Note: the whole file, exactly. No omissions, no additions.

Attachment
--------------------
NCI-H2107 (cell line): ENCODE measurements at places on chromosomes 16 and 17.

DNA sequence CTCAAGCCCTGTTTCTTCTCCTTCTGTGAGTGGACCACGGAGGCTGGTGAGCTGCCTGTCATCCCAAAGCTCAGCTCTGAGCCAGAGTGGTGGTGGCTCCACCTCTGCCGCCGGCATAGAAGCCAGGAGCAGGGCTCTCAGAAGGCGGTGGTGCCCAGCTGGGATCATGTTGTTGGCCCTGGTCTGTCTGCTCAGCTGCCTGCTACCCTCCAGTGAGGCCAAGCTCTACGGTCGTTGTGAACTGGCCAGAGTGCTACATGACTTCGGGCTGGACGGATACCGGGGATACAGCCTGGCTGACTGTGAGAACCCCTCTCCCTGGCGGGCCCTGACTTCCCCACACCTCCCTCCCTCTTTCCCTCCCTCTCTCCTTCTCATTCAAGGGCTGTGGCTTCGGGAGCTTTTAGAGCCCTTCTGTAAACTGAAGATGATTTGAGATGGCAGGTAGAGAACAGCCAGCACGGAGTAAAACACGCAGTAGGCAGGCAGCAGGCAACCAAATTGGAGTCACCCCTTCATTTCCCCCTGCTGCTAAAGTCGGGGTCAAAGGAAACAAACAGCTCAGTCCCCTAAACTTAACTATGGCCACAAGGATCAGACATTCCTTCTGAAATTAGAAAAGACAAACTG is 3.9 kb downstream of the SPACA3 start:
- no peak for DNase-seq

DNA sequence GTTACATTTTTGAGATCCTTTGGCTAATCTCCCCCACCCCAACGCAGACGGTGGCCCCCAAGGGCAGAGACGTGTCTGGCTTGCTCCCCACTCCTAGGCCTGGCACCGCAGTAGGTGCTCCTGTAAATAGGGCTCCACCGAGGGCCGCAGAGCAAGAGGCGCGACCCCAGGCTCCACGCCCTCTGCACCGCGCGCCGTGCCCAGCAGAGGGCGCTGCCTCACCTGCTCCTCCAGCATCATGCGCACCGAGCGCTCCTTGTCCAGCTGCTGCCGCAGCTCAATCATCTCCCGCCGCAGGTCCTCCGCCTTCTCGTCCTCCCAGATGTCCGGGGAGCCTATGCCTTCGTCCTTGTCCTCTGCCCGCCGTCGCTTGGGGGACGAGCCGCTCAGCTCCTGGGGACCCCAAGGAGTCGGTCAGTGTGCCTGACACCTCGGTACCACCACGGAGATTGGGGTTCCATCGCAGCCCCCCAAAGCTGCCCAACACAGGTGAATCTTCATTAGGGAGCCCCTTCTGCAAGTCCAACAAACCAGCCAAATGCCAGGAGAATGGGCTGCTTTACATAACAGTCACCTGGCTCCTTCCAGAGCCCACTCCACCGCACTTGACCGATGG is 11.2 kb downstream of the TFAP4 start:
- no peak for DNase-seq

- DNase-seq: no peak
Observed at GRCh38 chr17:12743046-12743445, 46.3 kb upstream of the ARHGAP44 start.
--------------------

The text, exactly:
NCI-H2107 (cell line): ENCODE measurements at places on chromosomes 16 and 17.

DNA sequence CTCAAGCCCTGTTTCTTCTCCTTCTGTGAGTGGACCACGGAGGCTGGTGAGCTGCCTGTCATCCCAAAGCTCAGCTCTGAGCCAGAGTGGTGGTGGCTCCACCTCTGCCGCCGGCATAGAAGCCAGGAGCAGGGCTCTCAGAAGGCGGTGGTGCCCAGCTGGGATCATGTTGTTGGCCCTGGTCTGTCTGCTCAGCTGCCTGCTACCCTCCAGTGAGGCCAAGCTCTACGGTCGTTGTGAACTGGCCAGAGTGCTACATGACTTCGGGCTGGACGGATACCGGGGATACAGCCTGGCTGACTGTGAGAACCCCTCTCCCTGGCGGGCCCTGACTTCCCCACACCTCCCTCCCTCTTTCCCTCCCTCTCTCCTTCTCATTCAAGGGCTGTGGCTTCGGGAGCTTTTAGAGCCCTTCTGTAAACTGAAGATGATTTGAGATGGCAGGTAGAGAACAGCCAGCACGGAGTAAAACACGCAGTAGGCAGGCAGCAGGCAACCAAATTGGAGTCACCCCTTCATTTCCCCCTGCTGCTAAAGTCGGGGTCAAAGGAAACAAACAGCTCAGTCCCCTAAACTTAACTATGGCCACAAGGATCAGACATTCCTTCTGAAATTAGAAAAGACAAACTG is 3.9 kb downstream of the SPACA3 start:
- no peak for DNase-seq

DNA sequence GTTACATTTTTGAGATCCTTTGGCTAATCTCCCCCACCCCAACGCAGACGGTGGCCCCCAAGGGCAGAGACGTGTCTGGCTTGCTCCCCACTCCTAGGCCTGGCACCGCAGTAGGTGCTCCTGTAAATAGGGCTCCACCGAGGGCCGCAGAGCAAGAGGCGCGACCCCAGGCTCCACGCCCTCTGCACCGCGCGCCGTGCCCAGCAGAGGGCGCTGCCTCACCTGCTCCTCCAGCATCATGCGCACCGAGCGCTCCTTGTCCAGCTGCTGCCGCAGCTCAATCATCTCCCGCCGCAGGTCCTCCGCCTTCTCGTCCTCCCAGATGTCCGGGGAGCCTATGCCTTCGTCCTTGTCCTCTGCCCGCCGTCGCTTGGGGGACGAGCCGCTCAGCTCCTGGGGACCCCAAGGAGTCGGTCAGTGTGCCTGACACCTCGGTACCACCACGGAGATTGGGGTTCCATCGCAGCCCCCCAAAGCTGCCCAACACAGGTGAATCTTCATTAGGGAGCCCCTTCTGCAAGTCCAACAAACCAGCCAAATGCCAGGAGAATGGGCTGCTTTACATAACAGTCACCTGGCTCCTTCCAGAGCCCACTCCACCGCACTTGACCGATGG is 11.2 kb downstream of the TFAP4 start:
- no peak for DNase-seq

- DNase-seq: no peak
Observed at GRCh38 chr17:12743046-12743445, 46.3 kb upstream of the ARHGAP44 start.